27 December 2011

Cape Reinga Flight

Now my CPL is out the way, I need a total of 50 hours cross country PiC time logged before beginning my instrument rating. I had around 40 before yesterday, deliberately leaving myself a few 'worry free' flights without the stress of an impending test coming up, to enjoy after passing my commercial licence.

I booked myself a C172 for Boxing Day, when they skies are usually much quieter than usual, and planned out a 485 mile route: From Ardmore up to Kaipara Flats, then overhead Dargaville and the famously clear Kai Iwi Lakes, up to Kaitaia for a full stop landing and leg stretch, then up along the Ninety Mile Beach to Cape Reinga, and back down the east coast to Kerikeri, Whangarei before returning home.

My passenger for the day was my girlfriend, who'd been on a few long distance flights with me before, and hadn't ever thrown up due to turbulence- the perfect candidate! The wind was a steady easterly, between 15 to 20 knots at 2000 feet, so I was expecting rough air along the lee side of the hilly ranges on the first half of the flight. It turned out to be quite lumpy indeed, so I altered me route just off shore as we tracked north to avoid the worst of it.

I was planning on using my iPhone to play music through the AUX plug of ZK-TAN throughout the flight, but for some reason I couldn't get it to work. We'd been in the air for about 20 minutes when I remembered I had the MotionX GPS tracking app installed which I could log the flight route on, and switched it on overhead Orewa.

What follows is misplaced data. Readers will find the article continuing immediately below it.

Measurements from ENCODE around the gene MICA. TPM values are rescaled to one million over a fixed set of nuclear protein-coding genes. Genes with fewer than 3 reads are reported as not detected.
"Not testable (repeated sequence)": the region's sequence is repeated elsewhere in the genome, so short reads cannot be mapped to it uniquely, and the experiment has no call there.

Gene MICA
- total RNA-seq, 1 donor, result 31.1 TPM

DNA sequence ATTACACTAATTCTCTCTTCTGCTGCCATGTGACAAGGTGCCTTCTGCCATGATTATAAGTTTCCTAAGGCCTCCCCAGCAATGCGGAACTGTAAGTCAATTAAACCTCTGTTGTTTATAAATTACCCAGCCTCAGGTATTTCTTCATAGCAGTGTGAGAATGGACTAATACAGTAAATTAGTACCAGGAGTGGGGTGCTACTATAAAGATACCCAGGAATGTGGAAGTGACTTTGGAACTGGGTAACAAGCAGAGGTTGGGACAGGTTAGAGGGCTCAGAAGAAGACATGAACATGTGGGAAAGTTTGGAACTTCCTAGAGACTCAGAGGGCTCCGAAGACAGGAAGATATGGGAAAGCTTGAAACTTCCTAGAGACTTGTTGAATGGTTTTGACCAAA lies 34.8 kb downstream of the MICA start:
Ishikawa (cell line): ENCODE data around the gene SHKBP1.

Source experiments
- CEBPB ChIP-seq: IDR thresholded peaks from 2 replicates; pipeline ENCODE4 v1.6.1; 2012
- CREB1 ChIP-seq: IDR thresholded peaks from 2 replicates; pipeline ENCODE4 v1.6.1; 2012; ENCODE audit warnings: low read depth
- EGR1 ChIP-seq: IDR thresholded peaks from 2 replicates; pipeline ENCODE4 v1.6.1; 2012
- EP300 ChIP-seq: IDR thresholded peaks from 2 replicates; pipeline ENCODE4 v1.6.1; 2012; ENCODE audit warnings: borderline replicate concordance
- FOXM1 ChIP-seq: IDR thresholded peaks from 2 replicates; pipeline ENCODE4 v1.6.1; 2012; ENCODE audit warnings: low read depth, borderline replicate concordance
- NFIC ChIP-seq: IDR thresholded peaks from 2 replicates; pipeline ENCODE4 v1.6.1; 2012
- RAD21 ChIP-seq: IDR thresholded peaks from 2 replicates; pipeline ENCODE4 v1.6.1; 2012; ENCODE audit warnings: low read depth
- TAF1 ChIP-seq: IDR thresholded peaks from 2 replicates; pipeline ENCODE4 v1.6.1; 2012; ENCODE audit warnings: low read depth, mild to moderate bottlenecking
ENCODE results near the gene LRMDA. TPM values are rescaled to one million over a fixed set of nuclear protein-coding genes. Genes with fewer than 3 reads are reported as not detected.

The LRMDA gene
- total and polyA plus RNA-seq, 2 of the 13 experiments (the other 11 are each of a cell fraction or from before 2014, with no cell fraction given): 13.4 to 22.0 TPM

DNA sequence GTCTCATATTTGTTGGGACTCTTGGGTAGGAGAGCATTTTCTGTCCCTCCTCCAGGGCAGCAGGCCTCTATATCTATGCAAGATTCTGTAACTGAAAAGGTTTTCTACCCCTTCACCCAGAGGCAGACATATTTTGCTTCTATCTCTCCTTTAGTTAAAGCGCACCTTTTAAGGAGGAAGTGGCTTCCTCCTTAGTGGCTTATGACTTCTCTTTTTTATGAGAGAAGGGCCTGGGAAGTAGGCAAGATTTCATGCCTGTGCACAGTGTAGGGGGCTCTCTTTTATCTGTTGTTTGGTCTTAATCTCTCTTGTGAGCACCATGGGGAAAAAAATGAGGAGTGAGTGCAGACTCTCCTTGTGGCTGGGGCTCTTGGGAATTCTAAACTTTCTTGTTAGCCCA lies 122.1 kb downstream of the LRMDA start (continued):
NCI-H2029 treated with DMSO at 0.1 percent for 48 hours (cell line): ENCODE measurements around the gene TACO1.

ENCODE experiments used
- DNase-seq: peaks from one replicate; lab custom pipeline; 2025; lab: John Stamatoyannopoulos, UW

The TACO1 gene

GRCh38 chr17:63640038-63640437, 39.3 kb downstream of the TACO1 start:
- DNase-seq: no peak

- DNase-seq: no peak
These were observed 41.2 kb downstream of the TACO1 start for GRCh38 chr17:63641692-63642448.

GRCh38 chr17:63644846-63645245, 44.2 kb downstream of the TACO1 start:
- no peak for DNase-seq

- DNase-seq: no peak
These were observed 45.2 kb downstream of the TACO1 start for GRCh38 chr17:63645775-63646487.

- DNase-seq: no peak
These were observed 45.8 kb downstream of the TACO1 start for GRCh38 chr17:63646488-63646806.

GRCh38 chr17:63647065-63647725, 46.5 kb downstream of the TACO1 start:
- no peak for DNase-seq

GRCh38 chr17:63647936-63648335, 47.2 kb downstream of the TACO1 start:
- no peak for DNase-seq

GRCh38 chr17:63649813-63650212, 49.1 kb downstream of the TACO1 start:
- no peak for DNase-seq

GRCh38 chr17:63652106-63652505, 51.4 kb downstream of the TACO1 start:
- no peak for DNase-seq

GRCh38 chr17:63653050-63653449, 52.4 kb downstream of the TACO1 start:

Below is the result of 4.9 hours worth of flying- not 100% accurate as we ended up crossing over to the eastern coast of the Aupouri Peninsular about half way along Ninety Mile Beach to advoid lee side turbulance around the heads. The flight path also shows a weird line right to the runway back at Ardmore, so I'm guessing these two variances from my actual tracks must have been due to loosing GPS coverage.

Oh yeah... I forgot to press 'STOP' on the app until I was sitting at the traffic lights in the car half way home from Ardmore. If you zoom in really closely, you can even follow the roads we drove on after landing! Anyhow, here are a selection of photos from the flight itself, mostly taken by Mrs. Ardmorepilot: 
Following the transit lane past Takapuna
Random heart in the bushland
Kai Iwi Lakes #1
Kai Iwi Lakes #2
Hokianga Harbour
Downwind at Kaitaia
Lunch break!
Both coasts visible on the Aupouri Peninsula
Ninety Mile Beach, looking north
Ninety Mile Beach, looking south
Spirits Bay